Nuclear Proliferation in South Asia: Crisis Behaviour and the Bomb

Front Cover
Sumit Ganguly, S. Paul Kapur
Taylor & Francis, Aug 6, 2008 - Political Science - 252 pages
2 Reviews

This edited volume explores competing perspectives on the impact of nuclear weapons proliferation on the South Asian security environment.

The spread of nuclear weapons is one of the world’s foremost security concerns. The effect of nuclear weapons on the behaviour of newly nuclear states, and the potential for future international crises, are of particular concern. As a region of burgeoning economic and political importance, South Asia offers a crucial test of proliferation’s effects on the crisis behaviour of newly nuclear states. This volume creates a dialogue between scholars who believe that nuclear weapons have stabilized the subcontinent, and those who believe that nuclear weapons have made South Asia more conflict prone. It does so by pairing competing analyses of four major regional crises: the 1987 "Brasstacks" crisis, the Indo-Pakistani crisis of 1990, the 1999 Kargil war, which occurred after the nuclear tests; and the 2001–2 Indo-Pakistani militarized standoff. In addition, the volume explores the implications of the South Asian nuclear experience for potential new nuclear states such as North Korea and Iran.

 

What people are saying - Write a review

User Review - Flag as inappropriate

by muhammad shoaib.
Introduction:
This edited volume explores competing perspectives on the impact of nuclear weapons proliferation on the South Asian security environment
.
The spread of nuclear weapons is one of the world's foremost security concerns. The effect of nuclear weapons on the behaviour of newly nuclear states, and the potential for future international crises, are of particular concern. As a region of burgeoning economic and political importance, South Asia offers a crucial test of proliferation's effects on the crisis behaviour of newly nuclear states. This volume creates a dialogue between scholars who believe that nuclear weapons have stabilized the subcontinent, and those who believe that nuclear weapons have made South Asia more conflict prone. It does so by pairing competing analyses of four major regional crises: the 1987 "Brasstacks" crisis, the Indo-Pakistani crisis of 1990, the 1999 Kargil war, which occurred after the nuclear tests; and the 2001-2 Indo-Pakistani militarized standoff. In addition, the volume explores the implications of the South Asian nuclear experience for potential new nuclear states such as North Korea and Iran.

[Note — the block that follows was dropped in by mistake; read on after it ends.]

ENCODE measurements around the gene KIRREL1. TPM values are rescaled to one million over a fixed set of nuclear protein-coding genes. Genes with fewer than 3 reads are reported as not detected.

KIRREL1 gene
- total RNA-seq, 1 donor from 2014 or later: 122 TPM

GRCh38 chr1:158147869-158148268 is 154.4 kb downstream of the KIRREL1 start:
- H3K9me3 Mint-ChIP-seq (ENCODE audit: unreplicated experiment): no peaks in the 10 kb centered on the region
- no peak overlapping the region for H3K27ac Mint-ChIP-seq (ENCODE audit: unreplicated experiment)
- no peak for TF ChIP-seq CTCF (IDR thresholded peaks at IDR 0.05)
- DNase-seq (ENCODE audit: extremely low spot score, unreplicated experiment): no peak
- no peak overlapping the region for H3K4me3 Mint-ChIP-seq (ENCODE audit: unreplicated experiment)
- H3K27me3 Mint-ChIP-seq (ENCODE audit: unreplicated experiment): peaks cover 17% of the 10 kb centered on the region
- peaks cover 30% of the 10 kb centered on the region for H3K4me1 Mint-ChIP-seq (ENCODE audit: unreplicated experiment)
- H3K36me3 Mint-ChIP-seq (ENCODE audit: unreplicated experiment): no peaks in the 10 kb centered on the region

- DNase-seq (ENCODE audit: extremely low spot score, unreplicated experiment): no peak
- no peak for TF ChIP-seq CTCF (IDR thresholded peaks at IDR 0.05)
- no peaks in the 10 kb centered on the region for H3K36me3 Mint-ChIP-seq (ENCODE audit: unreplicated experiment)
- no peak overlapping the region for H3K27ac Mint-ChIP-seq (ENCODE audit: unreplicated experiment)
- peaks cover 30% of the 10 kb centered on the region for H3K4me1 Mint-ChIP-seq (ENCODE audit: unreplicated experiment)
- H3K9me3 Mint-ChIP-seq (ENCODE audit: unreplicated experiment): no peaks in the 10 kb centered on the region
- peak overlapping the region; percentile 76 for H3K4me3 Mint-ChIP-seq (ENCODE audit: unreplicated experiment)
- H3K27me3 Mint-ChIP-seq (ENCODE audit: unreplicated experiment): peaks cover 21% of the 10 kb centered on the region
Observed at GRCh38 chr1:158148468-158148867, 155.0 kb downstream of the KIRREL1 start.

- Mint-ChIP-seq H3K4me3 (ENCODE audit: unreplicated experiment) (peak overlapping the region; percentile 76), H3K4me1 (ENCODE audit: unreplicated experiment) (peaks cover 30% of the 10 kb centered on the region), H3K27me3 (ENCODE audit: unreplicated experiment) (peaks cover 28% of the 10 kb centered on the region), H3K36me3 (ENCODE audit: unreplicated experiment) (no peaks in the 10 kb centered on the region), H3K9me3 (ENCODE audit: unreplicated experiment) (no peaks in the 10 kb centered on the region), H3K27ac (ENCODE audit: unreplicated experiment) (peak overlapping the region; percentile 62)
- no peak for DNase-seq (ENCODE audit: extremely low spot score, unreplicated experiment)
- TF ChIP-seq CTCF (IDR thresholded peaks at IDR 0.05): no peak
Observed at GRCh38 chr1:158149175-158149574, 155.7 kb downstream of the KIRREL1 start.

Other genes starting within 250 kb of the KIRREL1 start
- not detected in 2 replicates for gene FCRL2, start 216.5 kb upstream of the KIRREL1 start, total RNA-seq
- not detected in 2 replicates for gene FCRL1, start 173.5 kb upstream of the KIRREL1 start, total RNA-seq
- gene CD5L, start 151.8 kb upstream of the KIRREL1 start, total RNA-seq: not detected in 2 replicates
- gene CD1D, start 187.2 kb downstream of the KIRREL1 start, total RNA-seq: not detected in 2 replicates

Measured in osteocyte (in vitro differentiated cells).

For the most part, the evidence of the 1990s would seem to suggest that the stability and prosperity of Asia-Pacific have flowed in part from the widespread adherence by regional countries to the non-proliferation norms and regimes, the centrepiece of which is the Non-Proliferation Treaty (NPT). The NPT dates back to 1968 when seventy states signed the NPT, which came into force in 1970. Since then, the number of states party to the NPT has increased considerably. By now, 176 states have signed the treaty and thus opted to give up nuclear power for military purposes. Some states, for example, South Africa, Argentina, Brazil, Romania, gave up their nuclear stockpiling programme. Algeria, after building up a large nuclear research facility with China's support, eventually joined the NPT in January 1995.